Written by Filip L
The most recent film from the acclaimed film director Ken Loach, “I, Daniel Blake”, is the story of a decent and kind middle aged man who, through no fault of his own (he suffered a heart attack), finds himself at the mercy of the welfare state. The inevitable conclusion viewers of this film find themselves drawing is that our system of providing welfare to those in need, as reengineered by the current Tory government, has been designed to remove claimants from the welfare roll. To put it bluntly, the system has been deliberately redesigned NOT to make welfare payments.
Daniel Blake (played by the comedian Dave Johns) has written statements from his GP as well as the surgeon who operated on him, that he is unable to work until he has made a full recovery. This expert evidence is overridden by a low level, faceless (literally: Ken Loach only lets us hear her voice), and medically unqualified, ‘Health Care Worker’, who decides that he IS fit for work. His Employment and Support Allowance is denied; Blake wants to appeal, but finds himself up against a bureaucracy which has been designed to wear people down: he cannot appeal before he has been given the “right” to appeal by the DWP.
The UK has long shifted to a much more sinister form of capitalism than ever was the case; the treatment of workers at Amazon and Sport Directs spring to mind, as do companies such as Wonga that offer financial help to the dispossessed…at 3000% APR. Then there are those companies that make the poor pay a tax on hope (such as online Bingo and Poker sites), making you believe it ‘could be you’, but their software developers have been instructed to write the code in such a way that it ‘won’t be you’. The government does not have such tools at its disposal, but, as this film shows, they employ equally despicable, and outright cowardly, tactics to reduce their cost base and make you go away. At one stage we see Blake being kept holding on the telephone for 90 minutes until a DWP call centre handler picks up the phone (the intention is clearly for the claimant to give up holding) and any attempt to ask a legitimate question at the Job Centre is interpreted as a raised voice, followed by sanctions and removal by security. In order to keep his basic jobseekers allowance, Blake mustn’t merely spend 35 hours a week applying for jobs his GP has told him he can’t take, he must prove that he did. And that is clearly impossible, as, one can only assume, is exactly the DWP’s intention.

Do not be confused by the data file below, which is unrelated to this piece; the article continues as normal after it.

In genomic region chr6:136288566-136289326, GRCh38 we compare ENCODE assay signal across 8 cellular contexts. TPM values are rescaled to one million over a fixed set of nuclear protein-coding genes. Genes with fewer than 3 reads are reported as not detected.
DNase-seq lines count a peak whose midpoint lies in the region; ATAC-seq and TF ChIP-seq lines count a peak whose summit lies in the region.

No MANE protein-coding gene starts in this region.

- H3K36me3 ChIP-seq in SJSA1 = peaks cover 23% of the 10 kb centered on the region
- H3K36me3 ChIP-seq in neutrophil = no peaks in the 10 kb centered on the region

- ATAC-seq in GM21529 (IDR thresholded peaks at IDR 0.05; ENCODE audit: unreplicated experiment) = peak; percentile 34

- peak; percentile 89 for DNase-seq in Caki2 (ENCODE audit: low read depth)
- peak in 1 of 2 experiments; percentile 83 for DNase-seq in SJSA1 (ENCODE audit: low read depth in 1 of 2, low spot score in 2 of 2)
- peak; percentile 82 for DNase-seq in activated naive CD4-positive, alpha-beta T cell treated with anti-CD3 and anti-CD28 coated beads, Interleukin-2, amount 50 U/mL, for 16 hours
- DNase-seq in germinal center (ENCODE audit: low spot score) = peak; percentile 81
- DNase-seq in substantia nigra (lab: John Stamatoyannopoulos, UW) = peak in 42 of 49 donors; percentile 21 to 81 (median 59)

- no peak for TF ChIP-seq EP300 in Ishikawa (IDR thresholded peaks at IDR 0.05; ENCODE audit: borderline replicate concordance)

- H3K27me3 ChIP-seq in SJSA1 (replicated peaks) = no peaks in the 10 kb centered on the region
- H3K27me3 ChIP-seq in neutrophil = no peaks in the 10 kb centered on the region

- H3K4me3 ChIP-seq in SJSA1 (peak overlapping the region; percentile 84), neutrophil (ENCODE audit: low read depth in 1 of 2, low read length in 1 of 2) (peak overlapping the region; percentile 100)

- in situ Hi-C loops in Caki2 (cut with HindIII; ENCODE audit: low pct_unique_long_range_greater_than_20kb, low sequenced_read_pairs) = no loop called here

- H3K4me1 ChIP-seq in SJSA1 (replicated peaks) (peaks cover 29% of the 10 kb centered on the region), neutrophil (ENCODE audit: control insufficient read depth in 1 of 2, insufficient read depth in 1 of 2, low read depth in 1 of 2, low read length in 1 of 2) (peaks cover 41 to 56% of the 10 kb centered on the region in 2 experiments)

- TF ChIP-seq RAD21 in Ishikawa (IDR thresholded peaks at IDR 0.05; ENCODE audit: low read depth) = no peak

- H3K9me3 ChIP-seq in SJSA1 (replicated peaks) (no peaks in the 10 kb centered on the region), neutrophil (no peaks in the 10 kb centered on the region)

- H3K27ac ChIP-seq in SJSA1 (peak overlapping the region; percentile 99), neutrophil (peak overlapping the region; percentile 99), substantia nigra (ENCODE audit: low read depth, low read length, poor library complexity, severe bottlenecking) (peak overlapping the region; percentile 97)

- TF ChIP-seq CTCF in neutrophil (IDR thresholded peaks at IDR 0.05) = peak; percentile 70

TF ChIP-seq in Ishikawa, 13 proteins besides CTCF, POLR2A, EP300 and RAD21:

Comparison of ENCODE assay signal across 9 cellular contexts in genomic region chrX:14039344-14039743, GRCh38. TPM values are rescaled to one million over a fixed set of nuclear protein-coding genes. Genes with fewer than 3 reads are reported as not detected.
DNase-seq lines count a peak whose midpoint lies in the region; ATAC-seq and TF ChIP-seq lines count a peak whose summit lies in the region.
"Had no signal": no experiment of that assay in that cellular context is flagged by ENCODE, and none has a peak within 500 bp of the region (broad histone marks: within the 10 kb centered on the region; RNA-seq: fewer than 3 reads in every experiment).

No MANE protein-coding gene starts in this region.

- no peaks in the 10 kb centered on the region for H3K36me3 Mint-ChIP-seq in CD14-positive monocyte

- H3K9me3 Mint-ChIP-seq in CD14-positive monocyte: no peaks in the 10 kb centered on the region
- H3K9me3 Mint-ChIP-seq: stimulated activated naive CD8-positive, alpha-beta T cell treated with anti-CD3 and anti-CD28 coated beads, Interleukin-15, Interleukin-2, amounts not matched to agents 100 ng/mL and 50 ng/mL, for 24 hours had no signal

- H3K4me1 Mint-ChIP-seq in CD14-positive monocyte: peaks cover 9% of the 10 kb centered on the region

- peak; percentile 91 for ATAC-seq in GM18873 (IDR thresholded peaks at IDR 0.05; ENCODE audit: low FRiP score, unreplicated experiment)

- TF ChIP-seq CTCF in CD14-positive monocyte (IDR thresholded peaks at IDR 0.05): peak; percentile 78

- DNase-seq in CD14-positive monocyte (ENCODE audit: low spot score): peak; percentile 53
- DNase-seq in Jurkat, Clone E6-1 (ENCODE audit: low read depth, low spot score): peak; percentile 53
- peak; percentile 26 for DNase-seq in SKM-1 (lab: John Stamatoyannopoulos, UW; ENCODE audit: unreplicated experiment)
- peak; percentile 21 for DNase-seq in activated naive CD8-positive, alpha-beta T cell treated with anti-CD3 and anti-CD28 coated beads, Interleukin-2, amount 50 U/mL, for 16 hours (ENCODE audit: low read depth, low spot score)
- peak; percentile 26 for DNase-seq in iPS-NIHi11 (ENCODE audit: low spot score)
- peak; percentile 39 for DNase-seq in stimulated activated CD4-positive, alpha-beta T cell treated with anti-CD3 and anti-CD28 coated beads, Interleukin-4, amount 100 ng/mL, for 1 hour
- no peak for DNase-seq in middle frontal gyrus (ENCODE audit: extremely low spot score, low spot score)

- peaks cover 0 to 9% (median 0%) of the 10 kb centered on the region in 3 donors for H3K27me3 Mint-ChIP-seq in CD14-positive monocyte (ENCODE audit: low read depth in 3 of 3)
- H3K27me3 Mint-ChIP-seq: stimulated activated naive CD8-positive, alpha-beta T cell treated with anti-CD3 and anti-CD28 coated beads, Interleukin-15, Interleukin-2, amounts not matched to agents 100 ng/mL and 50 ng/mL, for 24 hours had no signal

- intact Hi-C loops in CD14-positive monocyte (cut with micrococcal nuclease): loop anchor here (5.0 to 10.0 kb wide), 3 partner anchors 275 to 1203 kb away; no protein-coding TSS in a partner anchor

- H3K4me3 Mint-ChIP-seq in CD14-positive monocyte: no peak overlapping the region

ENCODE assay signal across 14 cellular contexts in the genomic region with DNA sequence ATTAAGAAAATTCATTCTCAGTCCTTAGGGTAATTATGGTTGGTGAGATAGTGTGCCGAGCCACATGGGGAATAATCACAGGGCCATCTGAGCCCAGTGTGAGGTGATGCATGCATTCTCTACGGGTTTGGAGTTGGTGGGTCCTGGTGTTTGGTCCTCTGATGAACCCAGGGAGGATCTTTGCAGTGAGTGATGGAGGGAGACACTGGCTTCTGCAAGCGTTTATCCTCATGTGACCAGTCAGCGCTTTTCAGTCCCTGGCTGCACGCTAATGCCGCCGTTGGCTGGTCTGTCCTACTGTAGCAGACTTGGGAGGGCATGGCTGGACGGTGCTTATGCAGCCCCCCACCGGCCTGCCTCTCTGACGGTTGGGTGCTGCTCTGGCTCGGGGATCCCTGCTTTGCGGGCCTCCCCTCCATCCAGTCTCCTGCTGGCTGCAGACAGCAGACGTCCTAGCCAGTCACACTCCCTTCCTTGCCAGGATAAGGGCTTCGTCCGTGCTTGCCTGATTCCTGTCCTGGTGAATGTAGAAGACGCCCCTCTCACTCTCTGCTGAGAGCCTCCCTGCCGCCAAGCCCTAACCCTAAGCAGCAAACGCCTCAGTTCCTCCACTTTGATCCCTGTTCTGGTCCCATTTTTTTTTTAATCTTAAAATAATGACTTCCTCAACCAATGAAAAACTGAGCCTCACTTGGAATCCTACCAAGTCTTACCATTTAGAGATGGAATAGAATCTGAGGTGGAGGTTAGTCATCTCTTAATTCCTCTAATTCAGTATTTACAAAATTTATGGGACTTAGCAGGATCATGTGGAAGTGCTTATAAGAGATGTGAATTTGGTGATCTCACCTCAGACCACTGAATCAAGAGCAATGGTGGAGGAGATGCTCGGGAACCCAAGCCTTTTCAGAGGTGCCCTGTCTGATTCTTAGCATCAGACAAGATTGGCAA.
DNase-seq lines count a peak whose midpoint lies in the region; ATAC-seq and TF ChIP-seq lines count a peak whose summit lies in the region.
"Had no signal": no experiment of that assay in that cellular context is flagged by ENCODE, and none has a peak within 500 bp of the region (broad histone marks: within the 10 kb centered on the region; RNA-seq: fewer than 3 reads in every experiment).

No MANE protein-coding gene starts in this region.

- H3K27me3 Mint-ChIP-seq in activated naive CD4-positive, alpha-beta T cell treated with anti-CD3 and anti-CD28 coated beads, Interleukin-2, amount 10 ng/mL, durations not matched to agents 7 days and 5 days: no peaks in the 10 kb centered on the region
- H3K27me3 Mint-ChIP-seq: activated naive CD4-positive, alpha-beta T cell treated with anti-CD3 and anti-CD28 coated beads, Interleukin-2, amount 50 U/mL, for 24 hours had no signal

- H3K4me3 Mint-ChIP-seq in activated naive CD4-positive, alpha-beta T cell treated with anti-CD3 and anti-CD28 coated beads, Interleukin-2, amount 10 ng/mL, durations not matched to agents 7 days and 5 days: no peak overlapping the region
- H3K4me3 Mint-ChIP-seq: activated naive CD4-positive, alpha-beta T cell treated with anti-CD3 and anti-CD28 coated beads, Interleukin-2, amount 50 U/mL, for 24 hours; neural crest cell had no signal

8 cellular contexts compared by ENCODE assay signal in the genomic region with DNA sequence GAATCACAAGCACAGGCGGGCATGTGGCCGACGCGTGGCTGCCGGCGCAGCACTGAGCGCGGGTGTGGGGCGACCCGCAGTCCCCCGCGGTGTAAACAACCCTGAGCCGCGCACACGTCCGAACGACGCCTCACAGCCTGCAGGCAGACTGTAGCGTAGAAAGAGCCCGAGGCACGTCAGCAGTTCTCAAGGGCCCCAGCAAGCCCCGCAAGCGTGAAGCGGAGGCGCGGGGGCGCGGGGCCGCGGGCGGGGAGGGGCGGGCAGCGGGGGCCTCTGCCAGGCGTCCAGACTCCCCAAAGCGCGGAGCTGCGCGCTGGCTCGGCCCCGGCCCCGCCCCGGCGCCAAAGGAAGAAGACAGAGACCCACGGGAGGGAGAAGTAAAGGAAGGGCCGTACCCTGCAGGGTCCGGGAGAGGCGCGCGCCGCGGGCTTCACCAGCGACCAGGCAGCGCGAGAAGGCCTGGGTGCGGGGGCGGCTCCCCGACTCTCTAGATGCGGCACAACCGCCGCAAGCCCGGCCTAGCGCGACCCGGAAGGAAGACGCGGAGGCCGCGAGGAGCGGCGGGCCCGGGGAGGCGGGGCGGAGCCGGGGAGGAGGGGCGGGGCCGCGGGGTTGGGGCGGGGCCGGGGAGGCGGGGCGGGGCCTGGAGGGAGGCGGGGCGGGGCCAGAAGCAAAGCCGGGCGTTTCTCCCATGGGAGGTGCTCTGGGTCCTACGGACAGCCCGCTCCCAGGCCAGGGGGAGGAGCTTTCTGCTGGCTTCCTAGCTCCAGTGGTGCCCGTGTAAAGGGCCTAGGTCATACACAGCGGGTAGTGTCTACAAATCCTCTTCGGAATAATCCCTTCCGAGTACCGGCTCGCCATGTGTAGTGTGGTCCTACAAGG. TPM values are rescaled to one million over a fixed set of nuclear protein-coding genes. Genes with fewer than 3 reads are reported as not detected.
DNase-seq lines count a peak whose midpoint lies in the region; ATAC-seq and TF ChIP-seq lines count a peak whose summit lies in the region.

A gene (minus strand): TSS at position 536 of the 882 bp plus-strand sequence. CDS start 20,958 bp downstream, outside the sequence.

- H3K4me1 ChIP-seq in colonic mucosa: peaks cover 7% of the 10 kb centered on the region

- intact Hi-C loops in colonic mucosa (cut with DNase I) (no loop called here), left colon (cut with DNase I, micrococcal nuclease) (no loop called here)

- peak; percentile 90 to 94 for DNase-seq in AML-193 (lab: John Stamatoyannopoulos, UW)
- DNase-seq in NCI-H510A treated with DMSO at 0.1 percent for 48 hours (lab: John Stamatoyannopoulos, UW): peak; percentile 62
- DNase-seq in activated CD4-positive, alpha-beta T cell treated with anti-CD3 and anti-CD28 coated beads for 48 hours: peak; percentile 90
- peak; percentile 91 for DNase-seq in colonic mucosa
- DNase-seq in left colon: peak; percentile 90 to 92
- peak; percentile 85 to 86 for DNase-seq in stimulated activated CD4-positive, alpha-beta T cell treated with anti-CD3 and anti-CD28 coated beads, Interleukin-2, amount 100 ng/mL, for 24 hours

There are many heartwarming moments in this film too. First and foremost, there is the friendship between Blake and Katie (played by Hayley Squires), a beautiful single mum with 2 children, who has been rehoused to Newcastle because of a shortage of council flats in London. Blake, a skilled carpenter, turns her flat into something cosy and liveable, spends much of his time with her and her children, and is adored by them all. There is the manager of the supermarket, who deals with a shoplifting Katie, and simply decides to let her go, stolen food items in hand. Then there is the kind woman at the Foodbank, the helpful young people in the library, and a caseworker at the Job Centre, who gets reprimanded by her superior for showing Blake how to fill in a form online. And lastly, there is Blake’s young black neighbour, an entrepreneur of sorts, who has long realised how rigged the system is, and who sells designer trainers of dubious provenance. He is funny and disarmingly kind.
If you are a Tory caricature or a supporter of the alt-right, this film won’t cut any ice with you; if you are a member of the human race, it will. It strikes me that with a hard Brexit on the horizon, the possibility of the UK, a la May, becoming a tax haven off the coast of Europe, and rising food prices, the opportunities for so many of us to thrive, or even just survive, are disappearing before our very eyes.